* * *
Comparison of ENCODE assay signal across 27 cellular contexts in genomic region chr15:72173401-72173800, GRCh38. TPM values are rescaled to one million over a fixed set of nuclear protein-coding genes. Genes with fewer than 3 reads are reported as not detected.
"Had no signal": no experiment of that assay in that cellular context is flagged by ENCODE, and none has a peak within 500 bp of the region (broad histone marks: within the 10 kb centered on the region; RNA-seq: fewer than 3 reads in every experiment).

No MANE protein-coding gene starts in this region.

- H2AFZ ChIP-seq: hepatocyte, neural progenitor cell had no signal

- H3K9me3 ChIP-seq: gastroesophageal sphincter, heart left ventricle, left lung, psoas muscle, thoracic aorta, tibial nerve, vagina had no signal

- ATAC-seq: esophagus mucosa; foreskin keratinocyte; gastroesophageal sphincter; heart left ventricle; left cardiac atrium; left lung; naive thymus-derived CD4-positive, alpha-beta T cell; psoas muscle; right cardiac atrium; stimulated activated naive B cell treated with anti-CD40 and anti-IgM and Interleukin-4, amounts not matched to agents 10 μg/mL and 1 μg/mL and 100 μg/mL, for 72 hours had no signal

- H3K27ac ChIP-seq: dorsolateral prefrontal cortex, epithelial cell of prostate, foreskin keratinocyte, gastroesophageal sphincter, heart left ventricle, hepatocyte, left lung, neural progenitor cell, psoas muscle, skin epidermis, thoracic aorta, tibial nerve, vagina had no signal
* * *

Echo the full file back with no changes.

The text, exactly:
Comparison of ENCODE assay signal across 27 cellular contexts in genomic region chr15:72173401-72173800, GRCh38. TPM values are rescaled to one million over a fixed set of nuclear protein-coding genes. Genes with fewer than 3 reads are reported as not detected.
"Had no signal": no experiment of that assay in that cellular context is flagged by ENCODE, and none has a peak within 500 bp of the region (broad histone marks: within the 10 kb centered on the region; RNA-seq: fewer than 3 reads in every experiment).

No MANE protein-coding gene starts in this region.

- H2AFZ ChIP-seq: hepatocyte, neural progenitor cell had no signal

- H3K9me3 ChIP-seq: gastroesophageal sphincter, heart left ventricle, left lung, psoas muscle, thoracic aorta, tibial nerve, vagina had no signal

- ATAC-seq: esophagus mucosa; foreskin keratinocyte; gastroesophageal sphincter; heart left ventricle; left cardiac atrium; left lung; naive thymus-derived CD4-positive, alpha-beta T cell; psoas muscle; right cardiac atrium; stimulated activated naive B cell treated with anti-CD40 and anti-IgM and Interleukin-4, amounts not matched to agents 10 μg/mL and 1 μg/mL and 100 μg/mL, for 72 hours had no signal

- H3K27ac ChIP-seq: dorsolateral prefrontal cortex, epithelial cell of prostate, foreskin keratinocyte, gastroesophageal sphincter, heart left ventricle, hepatocyte, left lung, neural progenitor cell, psoas muscle, skin epidermis, thoracic aorta, tibial nerve, vagina had no signal